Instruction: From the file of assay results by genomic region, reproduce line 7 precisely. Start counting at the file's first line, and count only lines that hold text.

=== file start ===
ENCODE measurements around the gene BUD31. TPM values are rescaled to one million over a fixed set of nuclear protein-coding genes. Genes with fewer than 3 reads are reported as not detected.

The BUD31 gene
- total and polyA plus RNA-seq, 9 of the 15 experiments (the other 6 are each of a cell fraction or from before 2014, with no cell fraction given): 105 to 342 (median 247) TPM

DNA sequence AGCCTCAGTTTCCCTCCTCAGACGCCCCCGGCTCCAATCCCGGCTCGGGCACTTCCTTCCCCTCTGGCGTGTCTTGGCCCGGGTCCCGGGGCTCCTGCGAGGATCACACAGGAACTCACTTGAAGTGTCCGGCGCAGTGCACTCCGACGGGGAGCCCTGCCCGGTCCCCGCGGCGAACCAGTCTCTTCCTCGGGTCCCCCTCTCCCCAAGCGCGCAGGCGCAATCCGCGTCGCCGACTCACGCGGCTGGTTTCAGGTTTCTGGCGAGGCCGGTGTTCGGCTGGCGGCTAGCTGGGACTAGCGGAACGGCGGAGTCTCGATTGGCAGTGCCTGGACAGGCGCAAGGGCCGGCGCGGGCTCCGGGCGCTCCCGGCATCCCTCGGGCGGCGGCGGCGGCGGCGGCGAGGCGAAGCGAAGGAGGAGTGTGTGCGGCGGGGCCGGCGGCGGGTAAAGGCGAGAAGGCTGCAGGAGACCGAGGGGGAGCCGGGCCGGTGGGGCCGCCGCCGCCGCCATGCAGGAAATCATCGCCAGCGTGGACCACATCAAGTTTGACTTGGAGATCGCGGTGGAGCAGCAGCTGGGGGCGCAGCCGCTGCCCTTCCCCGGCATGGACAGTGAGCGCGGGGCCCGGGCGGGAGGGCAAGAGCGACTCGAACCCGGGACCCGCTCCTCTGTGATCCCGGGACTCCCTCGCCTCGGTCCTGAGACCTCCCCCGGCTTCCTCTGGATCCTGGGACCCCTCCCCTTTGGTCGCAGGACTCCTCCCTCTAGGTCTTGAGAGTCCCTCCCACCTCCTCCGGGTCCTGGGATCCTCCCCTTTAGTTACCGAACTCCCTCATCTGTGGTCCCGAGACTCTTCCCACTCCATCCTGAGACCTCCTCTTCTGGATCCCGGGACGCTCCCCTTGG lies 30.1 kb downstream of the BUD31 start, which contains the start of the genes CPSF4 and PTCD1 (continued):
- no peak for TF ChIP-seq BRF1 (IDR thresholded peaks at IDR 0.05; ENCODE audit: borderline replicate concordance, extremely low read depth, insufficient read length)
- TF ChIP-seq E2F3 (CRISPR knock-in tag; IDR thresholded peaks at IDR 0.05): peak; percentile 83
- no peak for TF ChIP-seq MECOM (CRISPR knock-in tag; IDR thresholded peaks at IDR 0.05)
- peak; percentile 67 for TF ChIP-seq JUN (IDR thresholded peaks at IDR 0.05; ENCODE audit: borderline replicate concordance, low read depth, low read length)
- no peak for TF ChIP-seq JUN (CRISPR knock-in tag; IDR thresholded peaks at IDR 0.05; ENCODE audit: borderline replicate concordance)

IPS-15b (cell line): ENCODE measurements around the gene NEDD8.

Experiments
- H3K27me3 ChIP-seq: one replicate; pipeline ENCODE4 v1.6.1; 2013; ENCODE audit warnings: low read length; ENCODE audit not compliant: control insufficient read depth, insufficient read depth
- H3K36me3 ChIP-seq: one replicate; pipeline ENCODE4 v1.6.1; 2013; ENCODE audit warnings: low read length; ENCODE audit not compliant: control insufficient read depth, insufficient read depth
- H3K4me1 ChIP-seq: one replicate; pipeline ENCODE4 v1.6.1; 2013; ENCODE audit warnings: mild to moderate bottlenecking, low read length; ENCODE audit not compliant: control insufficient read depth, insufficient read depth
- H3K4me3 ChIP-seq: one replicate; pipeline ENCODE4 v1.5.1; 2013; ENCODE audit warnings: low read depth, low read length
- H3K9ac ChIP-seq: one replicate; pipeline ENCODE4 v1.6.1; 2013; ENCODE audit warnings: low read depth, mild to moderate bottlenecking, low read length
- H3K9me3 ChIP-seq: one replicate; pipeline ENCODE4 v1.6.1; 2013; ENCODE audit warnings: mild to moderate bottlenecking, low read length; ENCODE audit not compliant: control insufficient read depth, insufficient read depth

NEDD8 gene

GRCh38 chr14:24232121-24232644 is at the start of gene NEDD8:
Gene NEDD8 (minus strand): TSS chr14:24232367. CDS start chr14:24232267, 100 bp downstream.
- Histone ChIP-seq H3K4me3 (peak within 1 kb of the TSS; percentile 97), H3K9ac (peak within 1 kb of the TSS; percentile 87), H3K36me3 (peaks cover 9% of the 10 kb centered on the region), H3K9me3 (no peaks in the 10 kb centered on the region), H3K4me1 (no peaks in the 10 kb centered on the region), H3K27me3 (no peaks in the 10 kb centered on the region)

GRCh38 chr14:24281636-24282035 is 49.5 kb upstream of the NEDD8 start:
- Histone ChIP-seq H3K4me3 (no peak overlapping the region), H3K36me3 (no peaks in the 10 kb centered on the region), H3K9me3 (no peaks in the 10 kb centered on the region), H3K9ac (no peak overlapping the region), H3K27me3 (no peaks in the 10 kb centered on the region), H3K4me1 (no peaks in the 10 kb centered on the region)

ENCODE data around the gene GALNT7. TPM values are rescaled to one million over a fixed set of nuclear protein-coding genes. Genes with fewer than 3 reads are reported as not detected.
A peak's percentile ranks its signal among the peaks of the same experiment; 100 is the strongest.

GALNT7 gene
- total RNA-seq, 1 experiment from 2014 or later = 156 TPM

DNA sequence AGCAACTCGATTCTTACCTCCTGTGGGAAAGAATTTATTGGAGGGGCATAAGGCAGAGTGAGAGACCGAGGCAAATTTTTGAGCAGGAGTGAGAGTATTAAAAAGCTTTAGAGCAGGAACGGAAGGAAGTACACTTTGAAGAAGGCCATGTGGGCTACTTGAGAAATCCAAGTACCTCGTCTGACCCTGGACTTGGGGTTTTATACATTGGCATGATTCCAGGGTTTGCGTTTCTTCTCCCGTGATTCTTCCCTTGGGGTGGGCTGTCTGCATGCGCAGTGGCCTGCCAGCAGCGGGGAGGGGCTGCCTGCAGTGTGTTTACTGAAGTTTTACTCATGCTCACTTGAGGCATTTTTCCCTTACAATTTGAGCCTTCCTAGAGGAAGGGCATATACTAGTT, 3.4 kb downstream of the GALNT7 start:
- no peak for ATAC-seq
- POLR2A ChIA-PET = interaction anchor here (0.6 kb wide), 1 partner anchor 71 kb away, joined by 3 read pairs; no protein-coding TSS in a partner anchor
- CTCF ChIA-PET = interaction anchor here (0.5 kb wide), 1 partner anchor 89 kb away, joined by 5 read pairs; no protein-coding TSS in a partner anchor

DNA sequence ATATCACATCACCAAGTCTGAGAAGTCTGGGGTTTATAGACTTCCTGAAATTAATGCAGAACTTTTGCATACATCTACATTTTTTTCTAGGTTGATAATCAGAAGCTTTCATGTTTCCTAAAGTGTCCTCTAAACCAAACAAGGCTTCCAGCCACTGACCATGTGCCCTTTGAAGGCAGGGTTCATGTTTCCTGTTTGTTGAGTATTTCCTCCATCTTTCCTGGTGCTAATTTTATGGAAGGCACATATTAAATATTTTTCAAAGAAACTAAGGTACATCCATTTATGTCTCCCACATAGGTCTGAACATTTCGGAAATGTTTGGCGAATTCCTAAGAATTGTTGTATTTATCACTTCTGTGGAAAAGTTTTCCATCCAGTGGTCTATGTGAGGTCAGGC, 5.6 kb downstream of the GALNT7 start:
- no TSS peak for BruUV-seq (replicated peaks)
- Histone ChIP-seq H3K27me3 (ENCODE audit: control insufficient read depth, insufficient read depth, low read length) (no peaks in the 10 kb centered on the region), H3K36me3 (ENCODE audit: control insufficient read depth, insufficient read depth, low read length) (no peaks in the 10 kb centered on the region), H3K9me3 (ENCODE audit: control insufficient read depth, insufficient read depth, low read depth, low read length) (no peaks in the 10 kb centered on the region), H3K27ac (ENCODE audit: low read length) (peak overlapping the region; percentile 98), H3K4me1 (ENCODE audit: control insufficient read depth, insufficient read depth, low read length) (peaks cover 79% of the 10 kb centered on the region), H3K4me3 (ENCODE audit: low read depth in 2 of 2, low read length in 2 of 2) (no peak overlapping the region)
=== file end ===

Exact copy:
- no peak for TF ChIP-seq MECOM (CRISPR knock-in tag; IDR thresholded peaks at IDR 0.05)